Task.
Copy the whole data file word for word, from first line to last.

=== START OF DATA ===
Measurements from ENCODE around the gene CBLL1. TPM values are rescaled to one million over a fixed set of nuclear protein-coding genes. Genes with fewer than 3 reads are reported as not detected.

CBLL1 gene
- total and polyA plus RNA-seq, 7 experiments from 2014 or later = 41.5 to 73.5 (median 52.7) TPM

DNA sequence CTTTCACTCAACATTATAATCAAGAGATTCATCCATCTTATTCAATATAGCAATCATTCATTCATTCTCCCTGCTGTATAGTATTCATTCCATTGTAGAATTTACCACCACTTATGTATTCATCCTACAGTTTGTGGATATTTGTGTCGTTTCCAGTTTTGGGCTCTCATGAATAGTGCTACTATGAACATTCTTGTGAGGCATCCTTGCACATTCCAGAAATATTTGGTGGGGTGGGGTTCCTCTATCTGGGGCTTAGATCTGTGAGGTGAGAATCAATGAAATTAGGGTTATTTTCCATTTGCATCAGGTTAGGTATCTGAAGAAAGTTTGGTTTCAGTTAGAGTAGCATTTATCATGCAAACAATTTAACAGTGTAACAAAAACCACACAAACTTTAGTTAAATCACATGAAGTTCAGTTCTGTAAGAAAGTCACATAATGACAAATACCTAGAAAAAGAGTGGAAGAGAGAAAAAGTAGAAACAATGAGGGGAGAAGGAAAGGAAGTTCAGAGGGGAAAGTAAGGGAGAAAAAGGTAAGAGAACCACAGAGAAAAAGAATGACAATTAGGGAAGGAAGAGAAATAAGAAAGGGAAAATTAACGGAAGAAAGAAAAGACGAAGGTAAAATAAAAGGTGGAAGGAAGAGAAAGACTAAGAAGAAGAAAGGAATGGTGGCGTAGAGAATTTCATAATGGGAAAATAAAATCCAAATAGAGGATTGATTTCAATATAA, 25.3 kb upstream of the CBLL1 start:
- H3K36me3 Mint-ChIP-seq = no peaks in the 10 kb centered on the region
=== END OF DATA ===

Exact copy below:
Measurements from ENCODE around the gene CBLL1. TPM values are rescaled to one million over a fixed set of nuclear protein-coding genes. Genes with fewer than 3 reads are reported as not detected.

CBLL1 gene
- total and polyA plus RNA-seq, 7 experiments from 2014 or later = 41.5 to 73.5 (median 52.7) TPM

DNA sequence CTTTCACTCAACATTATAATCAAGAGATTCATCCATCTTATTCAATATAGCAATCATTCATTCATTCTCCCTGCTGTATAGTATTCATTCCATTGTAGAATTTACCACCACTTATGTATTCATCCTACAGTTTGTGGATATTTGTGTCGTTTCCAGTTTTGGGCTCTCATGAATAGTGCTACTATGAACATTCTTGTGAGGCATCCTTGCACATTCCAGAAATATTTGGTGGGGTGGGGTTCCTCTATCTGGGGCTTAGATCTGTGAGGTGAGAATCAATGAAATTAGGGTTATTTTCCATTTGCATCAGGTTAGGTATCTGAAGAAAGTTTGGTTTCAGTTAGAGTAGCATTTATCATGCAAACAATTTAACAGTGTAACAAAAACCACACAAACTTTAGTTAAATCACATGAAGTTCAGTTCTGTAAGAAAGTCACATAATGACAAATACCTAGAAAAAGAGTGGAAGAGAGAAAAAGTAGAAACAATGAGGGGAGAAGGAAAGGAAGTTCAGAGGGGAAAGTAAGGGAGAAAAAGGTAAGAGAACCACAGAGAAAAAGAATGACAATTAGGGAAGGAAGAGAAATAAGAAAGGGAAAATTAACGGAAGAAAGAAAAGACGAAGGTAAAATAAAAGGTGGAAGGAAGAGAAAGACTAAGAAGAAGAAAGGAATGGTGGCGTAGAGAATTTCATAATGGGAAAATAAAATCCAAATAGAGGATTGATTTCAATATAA, 25.3 kb upstream of the CBLL1 start:
- H3K36me3 Mint-ChIP-seq = no peaks in the 10 kb centered on the region